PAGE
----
Datasets from Upper-Crustal Magma Evolution at Intermediate Arc Systems: Uranium-Series Zircon Chronochemistry of the Unzen Volcanic Complex, Southwestern Japan Public Deposited

http://ir.library.oregonstate.edu/concern/datasets/3x816r54t

Suggested citation:"Murphy, Bethany; de Silva, Shanaka (2015): Datasets from Upper-Crustal Magma Evolution at Intermediate Arc Systems: Uranium-Series Zircon Chronochemistry of the Unzen Volcanic Complex, Southwestern Japan. Oregon State University Libraries. Dataset.  http://dx.doi.org/10.7267/N98G8HMR."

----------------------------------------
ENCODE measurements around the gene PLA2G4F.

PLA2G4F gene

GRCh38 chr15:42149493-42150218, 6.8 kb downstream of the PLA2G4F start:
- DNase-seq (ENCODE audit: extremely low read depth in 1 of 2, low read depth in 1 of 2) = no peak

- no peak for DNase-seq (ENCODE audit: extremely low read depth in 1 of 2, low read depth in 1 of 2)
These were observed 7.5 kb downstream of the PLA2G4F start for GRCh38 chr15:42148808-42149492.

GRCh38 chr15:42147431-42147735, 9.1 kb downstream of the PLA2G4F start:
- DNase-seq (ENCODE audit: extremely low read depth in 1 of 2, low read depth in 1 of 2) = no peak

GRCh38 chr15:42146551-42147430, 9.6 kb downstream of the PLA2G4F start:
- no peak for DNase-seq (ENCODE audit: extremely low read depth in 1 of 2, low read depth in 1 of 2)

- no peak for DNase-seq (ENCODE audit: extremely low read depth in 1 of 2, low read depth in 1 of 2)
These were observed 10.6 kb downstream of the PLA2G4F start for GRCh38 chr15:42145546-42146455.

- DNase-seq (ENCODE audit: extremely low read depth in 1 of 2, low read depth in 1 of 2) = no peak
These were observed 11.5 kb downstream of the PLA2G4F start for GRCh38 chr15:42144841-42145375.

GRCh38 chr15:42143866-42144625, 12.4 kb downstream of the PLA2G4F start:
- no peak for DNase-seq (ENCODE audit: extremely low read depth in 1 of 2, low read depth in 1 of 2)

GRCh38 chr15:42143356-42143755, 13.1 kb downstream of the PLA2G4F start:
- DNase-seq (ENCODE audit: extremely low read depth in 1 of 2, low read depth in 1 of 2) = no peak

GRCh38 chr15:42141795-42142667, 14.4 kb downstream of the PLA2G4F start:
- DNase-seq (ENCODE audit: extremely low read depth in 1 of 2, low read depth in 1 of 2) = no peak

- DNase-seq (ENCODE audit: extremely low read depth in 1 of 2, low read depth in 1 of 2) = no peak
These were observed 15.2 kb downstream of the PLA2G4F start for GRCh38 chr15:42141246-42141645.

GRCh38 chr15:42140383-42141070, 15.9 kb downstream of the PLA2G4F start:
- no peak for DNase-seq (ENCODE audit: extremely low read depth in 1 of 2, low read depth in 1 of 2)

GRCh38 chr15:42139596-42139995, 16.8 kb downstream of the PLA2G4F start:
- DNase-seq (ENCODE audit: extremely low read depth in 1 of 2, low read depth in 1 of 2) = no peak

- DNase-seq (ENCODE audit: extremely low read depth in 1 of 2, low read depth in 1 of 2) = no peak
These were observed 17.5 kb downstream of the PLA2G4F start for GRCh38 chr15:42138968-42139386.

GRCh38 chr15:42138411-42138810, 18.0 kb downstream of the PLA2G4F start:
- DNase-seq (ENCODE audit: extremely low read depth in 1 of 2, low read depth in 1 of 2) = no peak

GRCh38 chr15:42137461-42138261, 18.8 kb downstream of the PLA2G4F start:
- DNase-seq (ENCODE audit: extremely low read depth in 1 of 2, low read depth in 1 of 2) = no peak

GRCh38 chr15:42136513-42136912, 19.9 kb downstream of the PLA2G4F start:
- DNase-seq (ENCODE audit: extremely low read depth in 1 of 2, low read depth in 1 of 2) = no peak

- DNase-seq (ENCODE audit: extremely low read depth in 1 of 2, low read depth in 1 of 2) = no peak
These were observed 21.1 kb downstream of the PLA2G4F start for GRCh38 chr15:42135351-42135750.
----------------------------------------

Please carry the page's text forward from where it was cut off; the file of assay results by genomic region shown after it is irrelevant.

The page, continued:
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  • Crystal-rich (40~50 vol.%) intermediate lava has been the primary eruptive product of several recent hazardous eruptions: Mt. Pinatubo, Philippines (1991), Soufriere Hills, Montserrat (1995-present), and Unzen, Japan (1990-1995). Despite this association with such devastating eruptions, the formation, timing, and evacuation of such magma is not well understood: do such eruptions tap a long-lived, multi-cycle crystal mush, or, is it generated in a single magmatic cycle prior to eruption? This thesis explores this question through research at the Unzen Volcanic Complex (UVC), southwestern Japan, where a 500 ka history of crystal-rich dacitic dome eruptions has built the Unzen Volcanic Complex. Zircon geochronology has revealed the protracted history and evolution of the crystal mush zone at the Unzen Volcanic Complex. Individual zircon surface-interior age pairs, together with zircon age spectra, suggest that portions of this crystal mush have been present in the crust since at least the late Older Unzen period (≥200 ka). Significant zircon growth appears to occur throughout the eruptive hiatus (200-100 ka), suggesting that magmatic activity continued uninterrupted through this period. Increasing hafnium contents and decreasing titanium contents with time suggest that the system has evolved towards an overall more evolved system since the late Older Unzen Period. Additionally, Older Unzen eruption samples show restricted chemistry, suggesting that crystallization may have occurred in a more homogenous, less evolved and possibly warmer crystal mush, compared to zircon of Younger Unzen (100 ka – present) that record variable storage conditions skewed towards a more evolved, poorly-mixed crystal mush. These results lead to the conclusion that eruptions at Unzen are tapping a mature and long-lived, multi-cycle mush of significant longevity.
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